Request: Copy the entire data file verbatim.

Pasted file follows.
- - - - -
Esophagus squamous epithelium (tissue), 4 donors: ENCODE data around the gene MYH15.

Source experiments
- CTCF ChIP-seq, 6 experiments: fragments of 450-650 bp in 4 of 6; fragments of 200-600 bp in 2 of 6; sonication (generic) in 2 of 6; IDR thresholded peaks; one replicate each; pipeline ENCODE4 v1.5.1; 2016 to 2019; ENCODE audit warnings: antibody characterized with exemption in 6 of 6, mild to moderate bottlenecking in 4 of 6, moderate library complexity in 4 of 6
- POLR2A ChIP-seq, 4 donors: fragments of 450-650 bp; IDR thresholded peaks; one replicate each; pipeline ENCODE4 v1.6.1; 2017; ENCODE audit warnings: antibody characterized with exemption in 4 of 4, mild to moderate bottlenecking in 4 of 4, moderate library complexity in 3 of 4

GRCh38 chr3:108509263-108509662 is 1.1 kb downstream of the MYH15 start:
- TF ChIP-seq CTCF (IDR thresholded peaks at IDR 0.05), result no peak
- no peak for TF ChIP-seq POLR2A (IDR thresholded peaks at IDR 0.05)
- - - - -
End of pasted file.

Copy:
Esophagus squamous epithelium (tissue), 4 donors: ENCODE data around the gene MYH15.

Source experiments
- CTCF ChIP-seq, 6 experiments: fragments of 450-650 bp in 4 of 6; fragments of 200-600 bp in 2 of 6; sonication (generic) in 2 of 6; IDR thresholded peaks; one replicate each; pipeline ENCODE4 v1.5.1; 2016 to 2019; ENCODE audit warnings: antibody characterized with exemption in 6 of 6, mild to moderate bottlenecking in 4 of 6, moderate library complexity in 4 of 6
- POLR2A ChIP-seq, 4 donors: fragments of 450-650 bp; IDR thresholded peaks; one replicate each; pipeline ENCODE4 v1.6.1; 2017; ENCODE audit warnings: antibody characterized with exemption in 4 of 4, mild to moderate bottlenecking in 4 of 4, moderate library complexity in 3 of 4

GRCh38 chr3:108509263-108509662 is 1.1 kb downstream of the MYH15 start:
- TF ChIP-seq CTCF (IDR thresholded peaks at IDR 0.05), result no peak
- no peak for TF ChIP-seq POLR2A (IDR thresholded peaks at IDR 0.05)